Some predict that the future of Christianity lies in China. After all, they argue, the popularity of the faith is declining in the United States, the largest Christian country in the world. Meanwhile, in China, even government figures acknowledge a growing number of followers, from 14 million in 1997 to 23 million in 2010. (This number is generally considered a low estimate.) (bold added)

Such reports are a reminder that we don’t always have to leave our nation to reach the world. Often “the world” can be found right here in the cities of North America. For example, consider this sample of statistics about where immigrant populations live:2

  • Los Angeles: 80,000 Thai
  • Minneapolis–Saint Paul: 25,000 Somalis
  • Chicago: 100,000 Indians and Pakistanis
  • Detroit: 130,000 Arabs
  • Indianapolis: 14,000 Burmese
  • Philadelphia: 60,000 Chinese
  • New York City: 100,000 Bangladeshis

You might be surprised at who lives in your nearest city. Iowa is reportedly the sixth-least diverse state in America. (In contrast, Georgia, where we plan to move, is the fourth least white.) Yet even here in Iowa you will find immigrants. For example, here is some data on my nearest city, Des Moines:

Total Population: 207,510
Foreign-born residents: 15,713 (7.9% of Des Moines’ total pop.)
Nations of birth: 71 different countries!

Here are the top fifteen nations of birth for Des Moines’ foreign-born population. To help you see some significance in this list, I will color-code nations based on the persecution index provided by Open Doors (red = extreme; orange = severe; green = moderate):

Mexico: 8,164
Vietnam: 1,865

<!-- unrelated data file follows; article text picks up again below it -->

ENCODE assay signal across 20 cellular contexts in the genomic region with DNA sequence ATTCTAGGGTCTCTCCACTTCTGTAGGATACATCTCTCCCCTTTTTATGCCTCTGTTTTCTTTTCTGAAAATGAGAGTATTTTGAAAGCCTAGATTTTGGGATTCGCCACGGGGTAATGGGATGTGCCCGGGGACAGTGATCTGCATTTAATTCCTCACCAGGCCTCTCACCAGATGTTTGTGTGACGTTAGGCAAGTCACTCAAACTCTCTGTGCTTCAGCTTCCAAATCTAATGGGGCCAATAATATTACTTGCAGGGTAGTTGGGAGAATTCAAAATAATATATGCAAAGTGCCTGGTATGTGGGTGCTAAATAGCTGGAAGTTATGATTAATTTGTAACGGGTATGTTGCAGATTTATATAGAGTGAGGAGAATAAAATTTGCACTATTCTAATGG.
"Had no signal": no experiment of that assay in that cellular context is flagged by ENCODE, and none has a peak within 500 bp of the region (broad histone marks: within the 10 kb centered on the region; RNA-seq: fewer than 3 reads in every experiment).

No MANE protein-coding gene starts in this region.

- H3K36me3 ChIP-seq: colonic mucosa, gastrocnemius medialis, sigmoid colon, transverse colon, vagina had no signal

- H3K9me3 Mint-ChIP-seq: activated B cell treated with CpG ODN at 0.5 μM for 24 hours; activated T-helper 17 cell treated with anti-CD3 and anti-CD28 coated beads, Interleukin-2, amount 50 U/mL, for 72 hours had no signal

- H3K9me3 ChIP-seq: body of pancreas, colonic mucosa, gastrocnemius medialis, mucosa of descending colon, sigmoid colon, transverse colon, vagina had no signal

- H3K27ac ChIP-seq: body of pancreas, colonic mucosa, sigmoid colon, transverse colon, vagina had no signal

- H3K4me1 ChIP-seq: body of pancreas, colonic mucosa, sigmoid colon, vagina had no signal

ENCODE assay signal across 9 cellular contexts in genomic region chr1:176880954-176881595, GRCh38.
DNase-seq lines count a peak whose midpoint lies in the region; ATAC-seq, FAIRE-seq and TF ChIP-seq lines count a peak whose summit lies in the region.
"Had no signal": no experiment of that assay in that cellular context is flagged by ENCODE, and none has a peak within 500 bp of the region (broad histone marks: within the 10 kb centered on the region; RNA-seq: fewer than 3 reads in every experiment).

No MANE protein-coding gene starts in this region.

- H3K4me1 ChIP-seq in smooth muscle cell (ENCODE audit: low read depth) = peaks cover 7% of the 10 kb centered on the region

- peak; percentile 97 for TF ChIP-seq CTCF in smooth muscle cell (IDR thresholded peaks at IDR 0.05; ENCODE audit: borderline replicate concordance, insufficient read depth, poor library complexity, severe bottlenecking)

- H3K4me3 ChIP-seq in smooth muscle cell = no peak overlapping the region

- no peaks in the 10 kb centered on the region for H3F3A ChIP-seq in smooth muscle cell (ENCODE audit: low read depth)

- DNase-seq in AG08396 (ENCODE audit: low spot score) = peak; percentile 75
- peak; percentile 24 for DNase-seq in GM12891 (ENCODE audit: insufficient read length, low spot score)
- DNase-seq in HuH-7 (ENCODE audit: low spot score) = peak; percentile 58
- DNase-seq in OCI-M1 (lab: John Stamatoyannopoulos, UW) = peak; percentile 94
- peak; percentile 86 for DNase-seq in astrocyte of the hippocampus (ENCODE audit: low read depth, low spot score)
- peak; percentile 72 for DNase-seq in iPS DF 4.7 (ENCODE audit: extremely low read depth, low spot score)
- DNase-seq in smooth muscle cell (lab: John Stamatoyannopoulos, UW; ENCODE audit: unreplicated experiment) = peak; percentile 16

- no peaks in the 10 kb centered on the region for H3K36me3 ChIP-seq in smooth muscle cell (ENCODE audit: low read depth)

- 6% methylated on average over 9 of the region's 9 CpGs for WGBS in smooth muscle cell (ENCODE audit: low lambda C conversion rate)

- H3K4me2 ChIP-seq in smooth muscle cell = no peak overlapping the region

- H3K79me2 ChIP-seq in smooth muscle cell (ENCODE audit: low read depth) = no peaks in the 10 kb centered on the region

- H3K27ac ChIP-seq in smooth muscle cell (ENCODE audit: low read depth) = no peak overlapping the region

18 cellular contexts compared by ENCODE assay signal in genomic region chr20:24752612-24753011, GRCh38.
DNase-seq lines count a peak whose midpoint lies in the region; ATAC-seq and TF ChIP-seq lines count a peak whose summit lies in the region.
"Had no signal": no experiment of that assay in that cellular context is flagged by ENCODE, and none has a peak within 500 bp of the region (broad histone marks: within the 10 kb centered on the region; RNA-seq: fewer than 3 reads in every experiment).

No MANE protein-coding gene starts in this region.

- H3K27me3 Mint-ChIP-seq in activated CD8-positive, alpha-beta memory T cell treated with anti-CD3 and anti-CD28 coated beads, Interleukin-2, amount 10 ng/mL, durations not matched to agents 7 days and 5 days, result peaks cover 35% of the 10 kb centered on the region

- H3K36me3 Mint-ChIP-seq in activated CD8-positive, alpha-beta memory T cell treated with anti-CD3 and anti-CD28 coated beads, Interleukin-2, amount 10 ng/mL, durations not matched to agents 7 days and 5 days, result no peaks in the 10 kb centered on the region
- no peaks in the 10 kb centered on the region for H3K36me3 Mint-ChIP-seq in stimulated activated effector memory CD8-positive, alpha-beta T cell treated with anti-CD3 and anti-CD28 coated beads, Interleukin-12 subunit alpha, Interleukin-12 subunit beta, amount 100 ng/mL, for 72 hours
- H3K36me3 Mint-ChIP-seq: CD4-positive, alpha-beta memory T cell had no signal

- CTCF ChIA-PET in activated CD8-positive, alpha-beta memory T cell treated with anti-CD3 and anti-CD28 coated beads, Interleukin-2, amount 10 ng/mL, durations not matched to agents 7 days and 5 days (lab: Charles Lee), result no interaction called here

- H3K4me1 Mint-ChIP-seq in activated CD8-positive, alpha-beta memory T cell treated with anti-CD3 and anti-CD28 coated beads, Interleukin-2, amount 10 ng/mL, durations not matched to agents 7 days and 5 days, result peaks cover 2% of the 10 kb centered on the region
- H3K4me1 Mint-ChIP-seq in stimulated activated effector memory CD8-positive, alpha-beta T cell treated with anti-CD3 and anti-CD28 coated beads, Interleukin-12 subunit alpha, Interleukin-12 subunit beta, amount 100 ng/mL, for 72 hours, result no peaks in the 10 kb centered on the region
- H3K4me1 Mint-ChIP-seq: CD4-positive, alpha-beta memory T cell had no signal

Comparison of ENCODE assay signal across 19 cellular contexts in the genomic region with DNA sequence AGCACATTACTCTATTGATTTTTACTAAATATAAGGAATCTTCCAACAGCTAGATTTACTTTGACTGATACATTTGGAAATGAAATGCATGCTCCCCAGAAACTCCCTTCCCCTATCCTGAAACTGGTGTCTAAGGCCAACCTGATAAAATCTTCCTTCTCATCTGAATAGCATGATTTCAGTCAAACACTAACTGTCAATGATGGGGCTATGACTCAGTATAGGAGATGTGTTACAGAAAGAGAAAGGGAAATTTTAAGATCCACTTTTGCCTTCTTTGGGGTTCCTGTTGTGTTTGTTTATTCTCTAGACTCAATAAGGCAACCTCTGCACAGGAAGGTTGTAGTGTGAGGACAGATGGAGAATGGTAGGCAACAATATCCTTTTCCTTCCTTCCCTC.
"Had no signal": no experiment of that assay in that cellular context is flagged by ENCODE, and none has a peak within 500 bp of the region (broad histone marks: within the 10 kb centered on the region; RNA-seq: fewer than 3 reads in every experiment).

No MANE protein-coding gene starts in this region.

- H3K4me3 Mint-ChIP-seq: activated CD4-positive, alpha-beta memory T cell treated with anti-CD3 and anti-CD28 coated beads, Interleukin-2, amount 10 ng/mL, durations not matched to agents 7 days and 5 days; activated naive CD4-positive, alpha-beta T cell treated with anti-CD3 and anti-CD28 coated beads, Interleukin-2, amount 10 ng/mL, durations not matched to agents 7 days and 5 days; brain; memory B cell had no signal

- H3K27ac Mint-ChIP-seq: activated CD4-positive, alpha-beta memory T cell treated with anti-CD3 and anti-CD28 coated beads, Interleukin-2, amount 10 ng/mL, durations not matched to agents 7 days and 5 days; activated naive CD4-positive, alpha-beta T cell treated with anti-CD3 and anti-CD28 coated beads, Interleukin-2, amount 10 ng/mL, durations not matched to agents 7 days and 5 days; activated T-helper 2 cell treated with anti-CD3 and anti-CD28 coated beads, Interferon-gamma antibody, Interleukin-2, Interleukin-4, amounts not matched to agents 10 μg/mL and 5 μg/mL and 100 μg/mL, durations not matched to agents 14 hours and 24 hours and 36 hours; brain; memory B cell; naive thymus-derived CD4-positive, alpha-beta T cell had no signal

Laos: 1,480
Bosnia and Herzegovina: 1,023
El Salvador: 934
Sudan: 934
Liberia: 735
Thailand: 711
Burma (Myanmar): 622
Guatemala: 527
Iraq: 462
India: 427
Korea: 313
Canada: 293
Germany: 281

(Yes, you could reach nearly 300 Canadians right here in Des Moines, without needing to head north to the border and the nearest dog sled!)

It’s hard for me to imagine, but apparently 32,658 Des Moines residents speak a language other than English at home. And 17,225 of those speak English “less than very well.” All that is right here in Des Moines, Iowa—in one of the least diverse states in the nation!

I say it’s time to make Des Moines a little more diverse. Maybe it’s time some Anabaptists move there and help love the world for Christ.

And what about Toronto? Here I’d like to challenge my Ontario Anabaptist friends. What would it look like for the conservative Anabaptists of Ontario to put aside some of their differences and band together with a vision for the Toronto harvest field?

The opportunities in Toronto are immense! Here’s the big picture, from a good little article called “Understanding Toronto”:

Toronto is Canada’s largest city, and North America’s fourth largest city, with a population of 2.8 million people (5.5 million in the Greater Toronto Area, commonly called the GTA). It’s a center for business, finance, and education. It’s one of the most multicultural cities in the world… It’s one of the largest cities in North America, and it’s one of the least churched. (bold added)

Just how multicultural is Toronto? Well, 47.9% of its population is foreign-born! Nearly half! And growing! In hard numbers, that’s about 2,642,910 immigrants in the GTA.

(By comparison, over 37% of New York City residents are foreign-born—totaling 3.07 million immigrants, more than any other city in the world. On a national level, 20.6% of the Canadian population is foreign-born—the highest percentage among all G8 countries—as are 12.9% of those living in the United States.)

Here is an interactive map where you can learn more:

Where do these Toronto immigrants come from—and visit on return trips, carrying the ideas they’ve found in Canada? Here are the top birth nations (data from Statistics Canada). Again, I will color-code nations based on the persecution index provided by Open Doors (red = extreme; orange = severe; green = moderate):

India: 279,425
China
: 237,025
Philippines: 185,085
United Kingdom: 116,655
Italy: 116,240
Sri Lanka: 105,565
Pakistan: 99,295
Hong Kong: 99,285
Jamaica: 97,660
Portugal: 73,740
Guyana: 72,090
Poland: 64,095
Iran: 60,785
Vietnam: 60,555
United States: 55,630
South Korea: 48,785
Trinidad and Tobago: 46,915
Russian Federation: 35,200
Ukraine: 31,795
Greece: 31,185
Germany: 27,635
Bangladesh: 25,560
Romania: 24,515
Iraq: 22,145
Afghanistan: 21,185